Hope Springs Eternal
Hope Springs Eternal
By Rabbi Shlomo Tenenbaum
Last year, a few days after Purim, I was invited to a milestone birthday party for a friend. Between the good feelings everyone had for the celebrant, and the fact that catering and presentation was the nicest I can remember experiencing, it was a truly beautiful evening. I prophetically said, “This is the party to end all parties.” Little did I know that this was, literally, the party to end all parties that year. What a year! In The ARK, we had over 120 clients at a Purim party. Then, while planning our public Pesach sedarim, our world imploded.
Lockdowns, isolation, illness, deaths … a year later, as we approach Pesach, there is hope. The Torah calls the month of Nissan, during which Pesach falls, Chodesh Ha’aviv, the month of spring’s rebirth. We were born as a nation on Pesach, united with G-d and independent of our oppressors. Thank G-d, we have a vaccine that will alleviate much of our COVID oppression. Lest we take it for granted, in 1918, there was no vaccine and the death toll was staggering. I was once officiating at a funeral in an older section at Waldheim and noticed a row of dozens of graves of young children. At first, I thought an orphanage must have burned down; then, I saw the dates in 1918.
The ARK, amazingly, never closed one day during COVID. We retooled to create a safe environment for our clients. The amazing ARK team stuck to our mission to care for our community. Especially now that our clients are in greater need than ever before, both materially and emotionally, we could not abandon them. Many of The ARK staff have not taken one day off this entire year. I officiated at nearly 80 funerals since the pandemic began. How did we do it, when many other organizations closed their doors? It speaks to the incredible dedication of our dream team of professionals. We all drew from the message of Pesach, that there is always spring after the cold, hard winter.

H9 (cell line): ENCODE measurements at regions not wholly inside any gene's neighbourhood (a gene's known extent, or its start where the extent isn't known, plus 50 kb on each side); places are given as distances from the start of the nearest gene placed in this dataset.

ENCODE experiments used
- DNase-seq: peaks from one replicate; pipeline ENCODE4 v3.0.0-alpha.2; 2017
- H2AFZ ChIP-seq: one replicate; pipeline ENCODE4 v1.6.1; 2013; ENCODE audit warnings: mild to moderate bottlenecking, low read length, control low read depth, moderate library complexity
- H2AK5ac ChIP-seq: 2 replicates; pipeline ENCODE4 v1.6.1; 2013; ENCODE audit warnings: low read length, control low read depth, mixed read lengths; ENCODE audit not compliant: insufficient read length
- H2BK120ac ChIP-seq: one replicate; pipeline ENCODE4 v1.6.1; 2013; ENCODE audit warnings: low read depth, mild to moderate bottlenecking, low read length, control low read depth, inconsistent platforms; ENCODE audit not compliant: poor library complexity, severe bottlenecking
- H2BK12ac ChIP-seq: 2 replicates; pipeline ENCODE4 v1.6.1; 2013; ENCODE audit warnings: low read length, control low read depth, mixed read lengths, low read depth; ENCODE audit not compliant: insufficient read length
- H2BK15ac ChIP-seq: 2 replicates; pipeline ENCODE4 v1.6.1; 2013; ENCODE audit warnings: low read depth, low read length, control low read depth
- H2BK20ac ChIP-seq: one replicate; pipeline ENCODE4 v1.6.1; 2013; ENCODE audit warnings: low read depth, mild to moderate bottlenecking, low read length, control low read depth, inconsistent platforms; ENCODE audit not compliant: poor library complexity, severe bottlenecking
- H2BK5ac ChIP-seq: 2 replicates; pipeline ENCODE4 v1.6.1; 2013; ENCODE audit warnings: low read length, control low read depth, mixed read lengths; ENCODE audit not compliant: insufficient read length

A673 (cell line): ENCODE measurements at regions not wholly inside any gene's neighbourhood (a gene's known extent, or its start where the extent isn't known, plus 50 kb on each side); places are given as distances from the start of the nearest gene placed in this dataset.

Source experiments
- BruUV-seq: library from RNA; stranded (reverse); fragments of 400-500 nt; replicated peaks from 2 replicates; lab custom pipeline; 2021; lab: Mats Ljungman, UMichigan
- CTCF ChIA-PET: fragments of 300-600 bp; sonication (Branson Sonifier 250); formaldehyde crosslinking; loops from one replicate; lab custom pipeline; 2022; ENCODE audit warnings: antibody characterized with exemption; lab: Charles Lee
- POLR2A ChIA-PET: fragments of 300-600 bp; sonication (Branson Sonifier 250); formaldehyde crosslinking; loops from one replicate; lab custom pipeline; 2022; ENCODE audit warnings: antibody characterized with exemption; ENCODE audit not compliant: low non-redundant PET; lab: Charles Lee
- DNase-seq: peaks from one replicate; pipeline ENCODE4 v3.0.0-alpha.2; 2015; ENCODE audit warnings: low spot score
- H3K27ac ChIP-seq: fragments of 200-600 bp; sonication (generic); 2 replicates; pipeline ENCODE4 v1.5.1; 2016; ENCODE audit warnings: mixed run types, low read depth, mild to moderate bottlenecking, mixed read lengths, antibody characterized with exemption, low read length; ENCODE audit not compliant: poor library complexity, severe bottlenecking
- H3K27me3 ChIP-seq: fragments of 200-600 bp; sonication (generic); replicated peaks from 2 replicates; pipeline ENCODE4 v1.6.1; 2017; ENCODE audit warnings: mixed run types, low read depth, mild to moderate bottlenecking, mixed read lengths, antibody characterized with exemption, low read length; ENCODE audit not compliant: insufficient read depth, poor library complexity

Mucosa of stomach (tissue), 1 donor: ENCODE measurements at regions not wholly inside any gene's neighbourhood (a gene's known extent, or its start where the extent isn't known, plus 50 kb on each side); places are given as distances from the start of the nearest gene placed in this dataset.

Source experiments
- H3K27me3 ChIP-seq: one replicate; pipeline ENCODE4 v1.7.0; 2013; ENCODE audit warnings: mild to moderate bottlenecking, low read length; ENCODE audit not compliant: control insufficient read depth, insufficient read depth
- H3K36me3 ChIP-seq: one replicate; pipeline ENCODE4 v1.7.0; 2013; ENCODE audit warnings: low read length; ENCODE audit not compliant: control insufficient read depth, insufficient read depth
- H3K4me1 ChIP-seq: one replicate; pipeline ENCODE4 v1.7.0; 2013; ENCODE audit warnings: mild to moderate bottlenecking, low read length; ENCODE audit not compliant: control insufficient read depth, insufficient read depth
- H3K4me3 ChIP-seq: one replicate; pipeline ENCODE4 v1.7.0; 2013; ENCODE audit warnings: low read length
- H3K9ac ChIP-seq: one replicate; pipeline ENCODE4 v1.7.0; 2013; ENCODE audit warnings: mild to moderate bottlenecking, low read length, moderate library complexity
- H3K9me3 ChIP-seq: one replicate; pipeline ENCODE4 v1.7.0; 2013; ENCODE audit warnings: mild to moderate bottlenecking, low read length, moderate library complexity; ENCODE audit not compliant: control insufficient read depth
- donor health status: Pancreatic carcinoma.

At the beginning of every seder, we read “Let all those who are hungry come and eat.” The Kleuzenberger Rebbe asked, “What kind of person didn’t make any arrangements before the holiday and is just wandering the streets on seder night?” The answer is, Pesach instills in us the hope and faith that everything will be all right, even when we procrastinate or are negligent, because we have a loving parent, G-d, who looks after us.
I’ll end with a story that happened about eight years ago. The night of our public seder, we discovered that the refrigerator holding food for more than 150 participants had shorted out. All of the food was spoiled. We turned to the congregants at Bnai Reuven, where we were holding the seder, who committed to 150 meals in under two minutes.
It is times like this that we see the best side of ourselves. Our client’s needs have been extraordinary, but, the community response has been even more so. G-d willing, next year in Jerusalem, celebrating Pesach with our oved ones and COVID behind us.